Legislative Assembly for the ACT: 2007 Week 04 Hansard (Tuesday, 1 May 2007) . . Page.. 784 ..
Bill agreed to in principle.
Bill, by leave, taken as a whole.
MR HARGREAVES (Brindabella—Minister for Territory and Municipal Services, Minister for Housing, Minister for Multicultural Affairs) (5.50): I seek leave to move together amendments Nos 1 to 5 circulated in my name.
MR HARGREAVES: I formally move amendments Nos 1 to 5 circulated in my name [see schedule 1 at page 794]. I table a supplementary explanatory statement in relation to the government amendments.
Very briefly, these amendments respond in a sense to some of the concerns expressed by the scrutiny of bills committee. They tighten up some of the right to liability issues that are in the act. We have omitted a clause. These are mechanical amendments. Since the amendments were proposed by the scrutiny of bills committee, I would urge members to support them.
Amendments agreed to.
Bill, as a whole, as amended, agreed to.
Bill, as amended, agreed to.
Territory Records Amendment Bill 2007
Debate resumed from 8 March 2007, on motion by Mr Hargreaves:
That this bill be agreed to in principle.
MR PRATT (Brindabella) (5.52): We agree in principle with the government’s amendment, the fundamental change to the act being the postponement until July 2008 of public access to territory records. The bill that the minister has proposed allows agencies an extension of time of one year to prepare records for public access. The bill also allows for a review timetable to be set in place to ensure that the Assembly is satisfied with all aspects of the operation of the act.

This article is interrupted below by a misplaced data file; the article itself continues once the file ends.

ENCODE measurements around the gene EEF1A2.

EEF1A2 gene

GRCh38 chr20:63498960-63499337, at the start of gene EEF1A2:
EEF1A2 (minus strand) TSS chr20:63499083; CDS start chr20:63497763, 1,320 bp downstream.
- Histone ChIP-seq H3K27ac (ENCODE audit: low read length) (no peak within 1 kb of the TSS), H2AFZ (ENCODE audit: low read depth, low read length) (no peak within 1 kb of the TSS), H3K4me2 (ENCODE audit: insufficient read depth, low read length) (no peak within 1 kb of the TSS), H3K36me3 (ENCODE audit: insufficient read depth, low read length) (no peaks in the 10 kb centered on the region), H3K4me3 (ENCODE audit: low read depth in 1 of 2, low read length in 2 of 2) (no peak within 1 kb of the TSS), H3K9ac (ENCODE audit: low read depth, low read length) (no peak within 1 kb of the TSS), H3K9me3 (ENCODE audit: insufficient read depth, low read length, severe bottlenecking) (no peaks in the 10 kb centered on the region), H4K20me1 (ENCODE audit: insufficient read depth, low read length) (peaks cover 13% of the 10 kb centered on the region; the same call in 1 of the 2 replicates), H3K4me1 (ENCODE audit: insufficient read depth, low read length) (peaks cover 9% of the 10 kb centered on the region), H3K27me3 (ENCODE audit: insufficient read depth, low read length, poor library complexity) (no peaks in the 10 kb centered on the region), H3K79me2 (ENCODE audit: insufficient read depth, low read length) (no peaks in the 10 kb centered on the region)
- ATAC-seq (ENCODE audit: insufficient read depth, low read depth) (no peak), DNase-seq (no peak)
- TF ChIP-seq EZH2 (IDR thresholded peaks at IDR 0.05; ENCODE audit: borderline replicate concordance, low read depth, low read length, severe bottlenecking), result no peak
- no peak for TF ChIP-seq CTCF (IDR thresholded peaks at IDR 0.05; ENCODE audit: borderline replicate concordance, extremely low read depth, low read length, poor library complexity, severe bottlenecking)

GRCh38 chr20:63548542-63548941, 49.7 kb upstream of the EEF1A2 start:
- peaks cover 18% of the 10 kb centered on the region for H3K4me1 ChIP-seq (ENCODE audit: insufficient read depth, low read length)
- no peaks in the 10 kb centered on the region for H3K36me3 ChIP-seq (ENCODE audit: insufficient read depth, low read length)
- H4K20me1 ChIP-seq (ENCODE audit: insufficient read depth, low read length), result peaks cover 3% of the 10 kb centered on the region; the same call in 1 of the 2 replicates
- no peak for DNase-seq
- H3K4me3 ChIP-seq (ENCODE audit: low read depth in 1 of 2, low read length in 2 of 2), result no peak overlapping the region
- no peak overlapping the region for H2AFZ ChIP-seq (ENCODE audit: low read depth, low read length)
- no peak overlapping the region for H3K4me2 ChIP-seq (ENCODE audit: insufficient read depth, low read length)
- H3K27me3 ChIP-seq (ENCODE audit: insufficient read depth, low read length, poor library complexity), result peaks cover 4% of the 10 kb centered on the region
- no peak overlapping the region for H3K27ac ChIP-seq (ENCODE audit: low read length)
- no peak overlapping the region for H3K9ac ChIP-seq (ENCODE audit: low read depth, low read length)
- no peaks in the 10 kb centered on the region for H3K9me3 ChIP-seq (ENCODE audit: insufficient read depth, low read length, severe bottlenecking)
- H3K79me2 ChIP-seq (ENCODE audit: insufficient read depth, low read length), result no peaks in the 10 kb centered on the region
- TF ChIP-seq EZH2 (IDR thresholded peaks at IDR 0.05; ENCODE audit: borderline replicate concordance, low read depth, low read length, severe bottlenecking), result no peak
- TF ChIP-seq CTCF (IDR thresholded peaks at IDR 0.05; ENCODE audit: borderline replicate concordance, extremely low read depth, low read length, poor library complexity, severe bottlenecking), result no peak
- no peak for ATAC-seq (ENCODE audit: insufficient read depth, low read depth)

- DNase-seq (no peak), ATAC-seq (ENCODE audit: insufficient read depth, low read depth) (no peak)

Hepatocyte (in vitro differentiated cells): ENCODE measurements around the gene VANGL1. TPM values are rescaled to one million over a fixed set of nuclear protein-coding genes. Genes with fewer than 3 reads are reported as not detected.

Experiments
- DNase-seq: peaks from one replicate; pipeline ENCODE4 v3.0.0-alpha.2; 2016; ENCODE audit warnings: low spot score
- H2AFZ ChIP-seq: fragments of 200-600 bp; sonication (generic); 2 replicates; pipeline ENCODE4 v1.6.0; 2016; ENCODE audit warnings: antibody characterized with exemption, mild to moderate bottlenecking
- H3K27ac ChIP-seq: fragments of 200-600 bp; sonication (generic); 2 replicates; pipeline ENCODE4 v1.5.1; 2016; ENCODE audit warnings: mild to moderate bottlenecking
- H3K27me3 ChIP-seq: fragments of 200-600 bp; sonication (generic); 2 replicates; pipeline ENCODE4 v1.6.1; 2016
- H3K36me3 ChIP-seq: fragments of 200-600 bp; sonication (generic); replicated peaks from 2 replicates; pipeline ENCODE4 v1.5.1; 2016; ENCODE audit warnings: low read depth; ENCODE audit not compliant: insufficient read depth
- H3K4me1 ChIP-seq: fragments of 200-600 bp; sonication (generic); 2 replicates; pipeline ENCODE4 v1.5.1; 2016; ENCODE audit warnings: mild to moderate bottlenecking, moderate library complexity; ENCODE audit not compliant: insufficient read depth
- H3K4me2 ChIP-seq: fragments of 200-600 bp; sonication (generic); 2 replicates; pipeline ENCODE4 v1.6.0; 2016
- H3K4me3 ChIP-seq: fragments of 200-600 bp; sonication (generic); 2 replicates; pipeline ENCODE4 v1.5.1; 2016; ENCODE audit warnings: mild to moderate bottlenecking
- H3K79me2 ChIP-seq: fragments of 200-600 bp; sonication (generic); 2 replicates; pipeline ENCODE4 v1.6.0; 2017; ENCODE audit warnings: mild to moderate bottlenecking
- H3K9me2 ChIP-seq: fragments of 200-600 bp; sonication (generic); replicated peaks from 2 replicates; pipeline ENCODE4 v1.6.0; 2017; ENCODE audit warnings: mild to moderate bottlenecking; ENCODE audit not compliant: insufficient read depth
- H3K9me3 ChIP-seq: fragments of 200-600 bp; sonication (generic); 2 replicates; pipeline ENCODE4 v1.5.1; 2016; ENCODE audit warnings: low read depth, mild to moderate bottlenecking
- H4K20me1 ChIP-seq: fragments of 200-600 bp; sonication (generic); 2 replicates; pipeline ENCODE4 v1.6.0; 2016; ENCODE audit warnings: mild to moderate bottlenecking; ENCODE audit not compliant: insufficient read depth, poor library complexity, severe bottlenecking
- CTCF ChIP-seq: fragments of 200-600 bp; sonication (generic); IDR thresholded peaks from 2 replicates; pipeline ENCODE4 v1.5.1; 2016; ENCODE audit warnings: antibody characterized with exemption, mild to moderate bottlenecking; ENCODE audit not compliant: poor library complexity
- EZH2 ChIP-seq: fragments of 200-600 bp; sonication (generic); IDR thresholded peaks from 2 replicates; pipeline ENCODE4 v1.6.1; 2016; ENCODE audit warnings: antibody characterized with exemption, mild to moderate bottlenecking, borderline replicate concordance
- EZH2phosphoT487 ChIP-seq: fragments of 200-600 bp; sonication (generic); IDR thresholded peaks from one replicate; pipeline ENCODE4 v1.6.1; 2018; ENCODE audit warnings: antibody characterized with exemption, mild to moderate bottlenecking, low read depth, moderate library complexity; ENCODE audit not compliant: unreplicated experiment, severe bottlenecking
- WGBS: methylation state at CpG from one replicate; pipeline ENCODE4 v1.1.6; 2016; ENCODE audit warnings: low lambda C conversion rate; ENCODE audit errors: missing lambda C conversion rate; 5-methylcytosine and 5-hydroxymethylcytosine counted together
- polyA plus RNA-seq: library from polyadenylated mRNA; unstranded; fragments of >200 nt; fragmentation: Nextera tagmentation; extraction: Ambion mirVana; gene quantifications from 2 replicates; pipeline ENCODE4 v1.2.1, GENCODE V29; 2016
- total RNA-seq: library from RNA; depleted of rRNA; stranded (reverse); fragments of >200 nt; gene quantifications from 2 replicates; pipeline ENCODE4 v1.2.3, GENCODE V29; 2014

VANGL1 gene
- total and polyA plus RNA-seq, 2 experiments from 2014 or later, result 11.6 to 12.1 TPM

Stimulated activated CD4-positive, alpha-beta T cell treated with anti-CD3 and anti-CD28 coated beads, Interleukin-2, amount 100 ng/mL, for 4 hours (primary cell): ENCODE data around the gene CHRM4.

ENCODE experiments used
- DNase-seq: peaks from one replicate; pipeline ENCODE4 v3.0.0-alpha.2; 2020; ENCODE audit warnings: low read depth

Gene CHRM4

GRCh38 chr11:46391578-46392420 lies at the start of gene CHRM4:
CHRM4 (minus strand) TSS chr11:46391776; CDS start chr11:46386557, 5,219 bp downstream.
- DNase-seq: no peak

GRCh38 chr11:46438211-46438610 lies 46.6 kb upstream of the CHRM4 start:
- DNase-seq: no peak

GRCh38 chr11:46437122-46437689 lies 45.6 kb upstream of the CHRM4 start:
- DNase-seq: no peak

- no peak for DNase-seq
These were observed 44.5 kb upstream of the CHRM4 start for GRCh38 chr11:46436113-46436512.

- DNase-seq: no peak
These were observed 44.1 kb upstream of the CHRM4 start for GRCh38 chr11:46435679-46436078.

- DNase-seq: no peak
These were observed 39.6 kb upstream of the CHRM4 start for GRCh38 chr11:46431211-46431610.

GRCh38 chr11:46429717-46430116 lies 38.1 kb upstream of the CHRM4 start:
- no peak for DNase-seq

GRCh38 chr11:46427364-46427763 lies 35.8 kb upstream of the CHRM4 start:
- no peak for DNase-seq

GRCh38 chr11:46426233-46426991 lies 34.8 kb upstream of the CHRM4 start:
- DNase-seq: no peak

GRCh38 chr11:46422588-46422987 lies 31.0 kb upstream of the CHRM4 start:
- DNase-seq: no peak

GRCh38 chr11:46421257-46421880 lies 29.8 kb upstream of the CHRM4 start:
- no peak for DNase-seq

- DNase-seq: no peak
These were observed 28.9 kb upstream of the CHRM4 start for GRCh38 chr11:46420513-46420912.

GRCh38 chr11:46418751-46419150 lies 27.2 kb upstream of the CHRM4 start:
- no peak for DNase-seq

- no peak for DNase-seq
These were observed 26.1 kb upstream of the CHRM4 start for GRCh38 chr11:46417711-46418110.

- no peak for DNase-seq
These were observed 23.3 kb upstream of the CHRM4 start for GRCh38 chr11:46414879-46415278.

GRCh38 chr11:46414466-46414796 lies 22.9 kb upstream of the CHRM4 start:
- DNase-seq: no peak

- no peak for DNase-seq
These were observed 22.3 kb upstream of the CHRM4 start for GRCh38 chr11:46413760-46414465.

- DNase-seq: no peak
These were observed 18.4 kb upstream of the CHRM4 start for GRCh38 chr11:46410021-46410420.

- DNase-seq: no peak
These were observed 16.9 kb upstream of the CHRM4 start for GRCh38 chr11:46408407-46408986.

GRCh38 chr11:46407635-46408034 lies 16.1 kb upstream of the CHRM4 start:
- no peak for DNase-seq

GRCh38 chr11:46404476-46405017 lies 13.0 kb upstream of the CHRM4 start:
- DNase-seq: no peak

The Territory Records Act 2002 was initiated to establish a regime for the effective management of records in all agencies of the ACT government. The opposition urges all agencies and the government to be mindful of the main purposes of the act—namely, to encourage open and accountable government by ensuring that territory records are made, managed and, if appropriate, preserved in an accessible form; secondly, to preserve territory records for the benefit of present and future generations; and, thirdly, to ensure that public access to records is consistent with the principles of the Freedom of Information Act. God, you can only hope! Clearly, with